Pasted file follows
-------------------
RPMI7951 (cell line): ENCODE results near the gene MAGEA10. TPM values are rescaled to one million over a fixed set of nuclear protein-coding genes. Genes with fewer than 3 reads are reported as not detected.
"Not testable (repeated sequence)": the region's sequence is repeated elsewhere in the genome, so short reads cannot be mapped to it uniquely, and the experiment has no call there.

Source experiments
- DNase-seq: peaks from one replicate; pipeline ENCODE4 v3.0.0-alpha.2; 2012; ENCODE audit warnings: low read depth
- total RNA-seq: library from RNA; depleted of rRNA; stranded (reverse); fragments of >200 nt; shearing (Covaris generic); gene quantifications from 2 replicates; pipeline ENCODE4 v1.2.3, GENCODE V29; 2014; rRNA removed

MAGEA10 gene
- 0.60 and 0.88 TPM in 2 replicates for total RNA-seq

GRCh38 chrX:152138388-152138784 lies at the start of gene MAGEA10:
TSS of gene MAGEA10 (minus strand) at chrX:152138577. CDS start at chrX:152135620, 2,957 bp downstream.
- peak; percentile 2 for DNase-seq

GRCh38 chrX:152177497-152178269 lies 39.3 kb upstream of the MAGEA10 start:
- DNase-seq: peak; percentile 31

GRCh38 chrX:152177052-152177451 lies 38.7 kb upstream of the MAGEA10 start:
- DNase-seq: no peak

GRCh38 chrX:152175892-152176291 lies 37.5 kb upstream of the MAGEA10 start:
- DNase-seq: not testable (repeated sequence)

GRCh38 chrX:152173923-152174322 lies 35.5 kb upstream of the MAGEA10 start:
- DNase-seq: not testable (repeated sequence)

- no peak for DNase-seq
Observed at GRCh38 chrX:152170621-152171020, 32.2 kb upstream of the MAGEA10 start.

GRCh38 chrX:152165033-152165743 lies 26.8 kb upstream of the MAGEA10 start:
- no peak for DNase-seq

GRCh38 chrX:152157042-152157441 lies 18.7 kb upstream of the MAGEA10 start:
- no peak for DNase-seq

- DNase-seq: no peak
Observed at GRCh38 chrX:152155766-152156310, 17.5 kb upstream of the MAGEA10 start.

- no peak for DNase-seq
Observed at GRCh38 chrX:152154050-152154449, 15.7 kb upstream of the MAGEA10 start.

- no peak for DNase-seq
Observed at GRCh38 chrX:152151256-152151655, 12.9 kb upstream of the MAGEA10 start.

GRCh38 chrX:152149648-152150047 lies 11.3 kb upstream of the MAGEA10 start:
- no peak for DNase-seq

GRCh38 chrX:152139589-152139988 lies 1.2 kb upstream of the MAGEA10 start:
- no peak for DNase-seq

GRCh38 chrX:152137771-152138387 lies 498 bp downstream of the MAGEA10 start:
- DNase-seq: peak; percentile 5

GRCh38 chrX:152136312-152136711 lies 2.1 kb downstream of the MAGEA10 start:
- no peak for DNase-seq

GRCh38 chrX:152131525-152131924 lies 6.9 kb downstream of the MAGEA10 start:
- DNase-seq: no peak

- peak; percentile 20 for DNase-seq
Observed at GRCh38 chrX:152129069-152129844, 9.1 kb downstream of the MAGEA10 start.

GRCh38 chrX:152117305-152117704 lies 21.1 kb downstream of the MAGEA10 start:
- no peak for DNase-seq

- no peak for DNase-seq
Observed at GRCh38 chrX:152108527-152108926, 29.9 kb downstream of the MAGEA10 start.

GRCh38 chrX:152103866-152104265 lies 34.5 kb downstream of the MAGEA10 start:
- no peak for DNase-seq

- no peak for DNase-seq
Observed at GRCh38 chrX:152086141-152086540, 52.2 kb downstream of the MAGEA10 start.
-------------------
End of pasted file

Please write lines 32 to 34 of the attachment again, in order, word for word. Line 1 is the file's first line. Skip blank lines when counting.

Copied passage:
- no peak for DNase-seq

GRCh38 chrX:152139589-152139988 lies 1.2 kb upstream of the MAGEA10 start:
- no peak for DNase-seq